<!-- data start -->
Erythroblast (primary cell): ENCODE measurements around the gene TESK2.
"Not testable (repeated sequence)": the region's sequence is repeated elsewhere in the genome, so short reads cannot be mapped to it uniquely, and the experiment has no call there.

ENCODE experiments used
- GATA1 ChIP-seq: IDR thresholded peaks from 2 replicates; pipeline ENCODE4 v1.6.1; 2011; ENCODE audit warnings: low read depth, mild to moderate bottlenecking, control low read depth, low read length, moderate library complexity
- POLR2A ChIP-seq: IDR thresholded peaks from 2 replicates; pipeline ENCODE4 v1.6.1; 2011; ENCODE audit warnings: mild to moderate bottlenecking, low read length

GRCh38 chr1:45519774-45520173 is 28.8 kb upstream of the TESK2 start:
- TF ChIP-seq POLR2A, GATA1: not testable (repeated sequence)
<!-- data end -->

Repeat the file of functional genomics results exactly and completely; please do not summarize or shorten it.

Erythroblast (primary cell): ENCODE measurements around the gene TESK2.
"Not testable (repeated sequence)": the region's sequence is repeated elsewhere in the genome, so short reads cannot be mapped to it uniquely, and the experiment has no call there.

ENCODE experiments used
- GATA1 ChIP-seq: IDR thresholded peaks from 2 replicates; pipeline ENCODE4 v1.6.1; 2011; ENCODE audit warnings: low read depth, mild to moderate bottlenecking, control low read depth, low read length, moderate library complexity
- POLR2A ChIP-seq: IDR thresholded peaks from 2 replicates; pipeline ENCODE4 v1.6.1; 2011; ENCODE audit warnings: mild to moderate bottlenecking, low read length

GRCh38 chr1:45519774-45520173 is 28.8 kb upstream of the TESK2 start:
- TF ChIP-seq POLR2A, GATA1: not testable (repeated sequence)